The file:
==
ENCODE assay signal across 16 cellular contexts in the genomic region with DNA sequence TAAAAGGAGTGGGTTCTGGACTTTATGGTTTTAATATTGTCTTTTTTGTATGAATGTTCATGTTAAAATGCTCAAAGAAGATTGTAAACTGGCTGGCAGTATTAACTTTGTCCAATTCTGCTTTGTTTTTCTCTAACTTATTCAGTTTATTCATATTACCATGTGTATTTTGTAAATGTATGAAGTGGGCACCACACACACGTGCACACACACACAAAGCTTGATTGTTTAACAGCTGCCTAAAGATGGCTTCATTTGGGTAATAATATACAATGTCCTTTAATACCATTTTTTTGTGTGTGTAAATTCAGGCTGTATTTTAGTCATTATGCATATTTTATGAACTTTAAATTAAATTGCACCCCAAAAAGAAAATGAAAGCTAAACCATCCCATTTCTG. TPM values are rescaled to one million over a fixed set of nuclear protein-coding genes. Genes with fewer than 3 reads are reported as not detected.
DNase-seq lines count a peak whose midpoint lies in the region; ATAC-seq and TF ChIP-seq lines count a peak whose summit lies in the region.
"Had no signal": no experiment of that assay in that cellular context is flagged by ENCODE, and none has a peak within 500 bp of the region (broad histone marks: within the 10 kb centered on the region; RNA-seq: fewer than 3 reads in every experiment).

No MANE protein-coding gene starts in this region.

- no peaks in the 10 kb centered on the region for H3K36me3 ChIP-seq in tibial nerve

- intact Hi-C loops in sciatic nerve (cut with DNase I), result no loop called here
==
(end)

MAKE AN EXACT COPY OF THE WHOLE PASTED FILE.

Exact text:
ENCODE assay signal across 16 cellular contexts in the genomic region with DNA sequence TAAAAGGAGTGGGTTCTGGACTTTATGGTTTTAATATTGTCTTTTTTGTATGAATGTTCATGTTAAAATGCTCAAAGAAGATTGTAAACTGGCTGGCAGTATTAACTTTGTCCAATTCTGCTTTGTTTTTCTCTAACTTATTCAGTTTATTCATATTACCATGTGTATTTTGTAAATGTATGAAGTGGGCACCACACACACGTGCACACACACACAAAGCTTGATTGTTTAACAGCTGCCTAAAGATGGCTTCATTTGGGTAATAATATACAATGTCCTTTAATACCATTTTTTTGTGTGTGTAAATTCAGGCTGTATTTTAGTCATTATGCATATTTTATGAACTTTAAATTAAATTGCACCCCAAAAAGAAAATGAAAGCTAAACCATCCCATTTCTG. TPM values are rescaled to one million over a fixed set of nuclear protein-coding genes. Genes with fewer than 3 reads are reported as not detected.
DNase-seq lines count a peak whose midpoint lies in the region; ATAC-seq and TF ChIP-seq lines count a peak whose summit lies in the region.
"Had no signal": no experiment of that assay in that cellular context is flagged by ENCODE, and none has a peak within 500 bp of the region (broad histone marks: within the 10 kb centered on the region; RNA-seq: fewer than 3 reads in every experiment).

No MANE protein-coding gene starts in this region.

- no peaks in the 10 kb centered on the region for H3K36me3 ChIP-seq in tibial nerve

- intact Hi-C loops in sciatic nerve (cut with DNase I), result no loop called here